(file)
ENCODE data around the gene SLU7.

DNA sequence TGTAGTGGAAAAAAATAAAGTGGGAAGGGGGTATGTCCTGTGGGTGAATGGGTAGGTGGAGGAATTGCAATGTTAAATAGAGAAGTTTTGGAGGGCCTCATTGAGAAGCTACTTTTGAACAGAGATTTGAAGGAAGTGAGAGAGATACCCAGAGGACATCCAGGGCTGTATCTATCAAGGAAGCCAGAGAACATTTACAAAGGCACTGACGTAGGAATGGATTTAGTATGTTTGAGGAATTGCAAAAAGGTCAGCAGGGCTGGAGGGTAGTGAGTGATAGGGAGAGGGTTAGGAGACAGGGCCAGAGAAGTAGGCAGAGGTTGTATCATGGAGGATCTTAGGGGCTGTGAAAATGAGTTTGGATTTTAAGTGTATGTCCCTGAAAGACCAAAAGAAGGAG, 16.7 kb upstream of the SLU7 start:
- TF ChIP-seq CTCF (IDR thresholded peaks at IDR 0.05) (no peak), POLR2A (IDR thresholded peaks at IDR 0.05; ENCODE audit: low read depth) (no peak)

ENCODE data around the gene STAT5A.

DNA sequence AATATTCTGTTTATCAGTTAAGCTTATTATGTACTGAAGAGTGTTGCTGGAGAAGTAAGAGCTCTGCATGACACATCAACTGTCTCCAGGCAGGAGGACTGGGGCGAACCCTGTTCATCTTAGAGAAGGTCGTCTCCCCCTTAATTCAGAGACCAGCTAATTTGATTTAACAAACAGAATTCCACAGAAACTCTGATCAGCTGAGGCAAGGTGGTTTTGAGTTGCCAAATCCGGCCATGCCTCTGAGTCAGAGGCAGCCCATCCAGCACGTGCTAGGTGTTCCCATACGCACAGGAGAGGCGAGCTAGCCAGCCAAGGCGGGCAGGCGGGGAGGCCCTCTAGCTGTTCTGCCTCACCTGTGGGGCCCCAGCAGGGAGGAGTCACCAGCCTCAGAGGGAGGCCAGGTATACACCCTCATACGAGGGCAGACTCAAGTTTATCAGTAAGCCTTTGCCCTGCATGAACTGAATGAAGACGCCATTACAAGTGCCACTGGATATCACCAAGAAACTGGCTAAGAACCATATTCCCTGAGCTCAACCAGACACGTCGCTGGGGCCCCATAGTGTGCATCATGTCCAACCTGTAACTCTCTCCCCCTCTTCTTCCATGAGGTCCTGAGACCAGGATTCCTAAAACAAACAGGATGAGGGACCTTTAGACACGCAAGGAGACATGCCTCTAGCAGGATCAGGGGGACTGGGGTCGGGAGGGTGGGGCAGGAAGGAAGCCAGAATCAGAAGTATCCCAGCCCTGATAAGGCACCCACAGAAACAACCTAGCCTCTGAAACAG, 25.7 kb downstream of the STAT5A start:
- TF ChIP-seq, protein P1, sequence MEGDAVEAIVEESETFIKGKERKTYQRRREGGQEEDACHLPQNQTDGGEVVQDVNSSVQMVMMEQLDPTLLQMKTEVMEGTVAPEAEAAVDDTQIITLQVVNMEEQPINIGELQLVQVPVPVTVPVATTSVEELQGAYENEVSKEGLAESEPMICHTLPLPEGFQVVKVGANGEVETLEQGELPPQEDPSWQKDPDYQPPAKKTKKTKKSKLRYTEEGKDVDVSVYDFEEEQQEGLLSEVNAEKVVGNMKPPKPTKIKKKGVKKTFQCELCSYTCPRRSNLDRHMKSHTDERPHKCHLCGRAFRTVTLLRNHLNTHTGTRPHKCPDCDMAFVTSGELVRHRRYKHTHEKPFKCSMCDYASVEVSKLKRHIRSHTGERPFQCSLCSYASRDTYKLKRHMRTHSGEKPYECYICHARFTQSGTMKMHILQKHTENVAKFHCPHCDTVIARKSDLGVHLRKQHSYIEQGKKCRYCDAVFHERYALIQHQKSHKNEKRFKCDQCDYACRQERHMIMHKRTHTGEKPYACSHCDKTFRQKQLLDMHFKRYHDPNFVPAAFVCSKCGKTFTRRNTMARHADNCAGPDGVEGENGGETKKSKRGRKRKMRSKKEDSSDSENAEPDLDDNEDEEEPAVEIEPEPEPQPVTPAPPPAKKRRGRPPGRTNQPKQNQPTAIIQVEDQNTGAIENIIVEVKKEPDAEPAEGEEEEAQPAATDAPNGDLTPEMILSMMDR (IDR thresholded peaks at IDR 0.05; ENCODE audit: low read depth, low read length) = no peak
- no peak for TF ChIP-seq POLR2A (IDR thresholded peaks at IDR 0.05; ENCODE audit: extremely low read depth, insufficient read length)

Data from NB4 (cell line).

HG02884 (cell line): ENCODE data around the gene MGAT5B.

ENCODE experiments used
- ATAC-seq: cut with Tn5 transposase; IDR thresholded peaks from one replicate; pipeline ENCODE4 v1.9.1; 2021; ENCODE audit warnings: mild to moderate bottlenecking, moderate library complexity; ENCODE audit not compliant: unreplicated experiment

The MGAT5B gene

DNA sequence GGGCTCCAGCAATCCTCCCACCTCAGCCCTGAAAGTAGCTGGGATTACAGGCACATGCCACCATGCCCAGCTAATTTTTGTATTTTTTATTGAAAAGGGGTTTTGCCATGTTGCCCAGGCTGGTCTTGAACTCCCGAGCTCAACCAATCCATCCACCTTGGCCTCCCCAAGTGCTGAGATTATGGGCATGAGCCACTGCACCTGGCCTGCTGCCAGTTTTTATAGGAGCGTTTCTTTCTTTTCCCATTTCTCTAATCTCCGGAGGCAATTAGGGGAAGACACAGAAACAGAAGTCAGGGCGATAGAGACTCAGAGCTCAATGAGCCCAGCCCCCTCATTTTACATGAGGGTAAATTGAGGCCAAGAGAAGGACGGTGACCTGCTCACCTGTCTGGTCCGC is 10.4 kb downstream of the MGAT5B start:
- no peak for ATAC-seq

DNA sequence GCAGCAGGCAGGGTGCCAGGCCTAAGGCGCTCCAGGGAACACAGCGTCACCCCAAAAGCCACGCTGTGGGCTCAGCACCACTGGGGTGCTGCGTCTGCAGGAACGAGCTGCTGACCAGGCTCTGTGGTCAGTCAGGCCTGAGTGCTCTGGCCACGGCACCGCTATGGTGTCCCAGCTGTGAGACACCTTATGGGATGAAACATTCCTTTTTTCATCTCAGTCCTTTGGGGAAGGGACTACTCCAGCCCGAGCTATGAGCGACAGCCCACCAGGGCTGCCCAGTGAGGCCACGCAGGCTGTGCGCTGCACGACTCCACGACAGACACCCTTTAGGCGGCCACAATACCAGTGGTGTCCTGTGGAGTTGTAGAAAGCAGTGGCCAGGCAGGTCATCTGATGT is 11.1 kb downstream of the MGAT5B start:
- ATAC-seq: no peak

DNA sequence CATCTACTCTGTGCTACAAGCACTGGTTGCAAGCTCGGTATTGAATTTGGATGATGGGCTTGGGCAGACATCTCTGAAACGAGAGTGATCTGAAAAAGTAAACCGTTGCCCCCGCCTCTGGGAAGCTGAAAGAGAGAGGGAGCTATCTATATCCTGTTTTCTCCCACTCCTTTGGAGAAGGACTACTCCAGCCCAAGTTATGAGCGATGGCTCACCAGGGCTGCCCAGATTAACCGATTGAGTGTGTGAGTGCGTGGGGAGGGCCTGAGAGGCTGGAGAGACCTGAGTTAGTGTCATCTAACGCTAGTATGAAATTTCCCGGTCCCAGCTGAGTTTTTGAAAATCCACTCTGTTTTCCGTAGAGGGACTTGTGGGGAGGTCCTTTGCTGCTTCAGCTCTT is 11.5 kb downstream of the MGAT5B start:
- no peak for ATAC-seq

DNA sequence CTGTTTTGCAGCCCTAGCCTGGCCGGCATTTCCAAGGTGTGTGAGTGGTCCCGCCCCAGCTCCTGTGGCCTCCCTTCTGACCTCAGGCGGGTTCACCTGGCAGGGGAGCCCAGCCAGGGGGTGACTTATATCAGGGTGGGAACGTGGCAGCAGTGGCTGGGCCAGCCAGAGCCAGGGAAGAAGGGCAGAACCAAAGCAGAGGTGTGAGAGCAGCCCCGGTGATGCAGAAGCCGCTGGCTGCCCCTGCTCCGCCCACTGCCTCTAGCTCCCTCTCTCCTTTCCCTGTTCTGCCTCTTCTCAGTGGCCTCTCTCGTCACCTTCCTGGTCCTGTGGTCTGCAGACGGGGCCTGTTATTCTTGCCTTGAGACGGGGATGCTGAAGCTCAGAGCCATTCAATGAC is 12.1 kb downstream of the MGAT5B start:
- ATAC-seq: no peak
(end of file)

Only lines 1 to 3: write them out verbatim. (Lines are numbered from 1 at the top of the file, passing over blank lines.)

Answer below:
ENCODE data around the gene SLU7.

DNA sequence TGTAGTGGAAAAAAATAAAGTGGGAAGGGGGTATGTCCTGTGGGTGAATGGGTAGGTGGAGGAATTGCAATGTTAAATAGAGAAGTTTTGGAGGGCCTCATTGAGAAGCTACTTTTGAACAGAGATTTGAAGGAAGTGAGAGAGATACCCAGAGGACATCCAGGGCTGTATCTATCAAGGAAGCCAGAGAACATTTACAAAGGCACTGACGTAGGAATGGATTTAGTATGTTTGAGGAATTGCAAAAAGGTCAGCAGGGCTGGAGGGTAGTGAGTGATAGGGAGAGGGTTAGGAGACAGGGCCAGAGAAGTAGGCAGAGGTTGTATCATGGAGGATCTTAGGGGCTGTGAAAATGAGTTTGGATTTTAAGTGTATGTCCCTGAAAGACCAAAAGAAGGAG, 16.7 kb upstream of the SLU7 start:
- TF ChIP-seq CTCF (IDR thresholded peaks at IDR 0.05) (no peak), POLR2A (IDR thresholded peaks at IDR 0.05; ENCODE audit: low read depth) (no peak)